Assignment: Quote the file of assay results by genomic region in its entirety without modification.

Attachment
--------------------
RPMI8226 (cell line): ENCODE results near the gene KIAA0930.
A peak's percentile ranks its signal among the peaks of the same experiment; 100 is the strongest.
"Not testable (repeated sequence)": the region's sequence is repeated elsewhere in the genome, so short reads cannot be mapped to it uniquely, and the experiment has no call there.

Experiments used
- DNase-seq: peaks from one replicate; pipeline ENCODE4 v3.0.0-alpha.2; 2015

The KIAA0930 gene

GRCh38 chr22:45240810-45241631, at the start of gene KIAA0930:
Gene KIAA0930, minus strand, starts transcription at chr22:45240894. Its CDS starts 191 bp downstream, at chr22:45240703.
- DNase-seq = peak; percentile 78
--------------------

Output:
RPMI8226 (cell line): ENCODE results near the gene KIAA0930.
A peak's percentile ranks its signal among the peaks of the same experiment; 100 is the strongest.
"Not testable (repeated sequence)": the region's sequence is repeated elsewhere in the genome, so short reads cannot be mapped to it uniquely, and the experiment has no call there.

Experiments used
- DNase-seq: peaks from one replicate; pipeline ENCODE4 v3.0.0-alpha.2; 2015

The KIAA0930 gene

GRCh38 chr22:45240810-45241631, at the start of gene KIAA0930:
Gene KIAA0930, minus strand, starts transcription at chr22:45240894. Its CDS starts 191 bp downstream, at chr22:45240703.
- DNase-seq = peak; percentile 78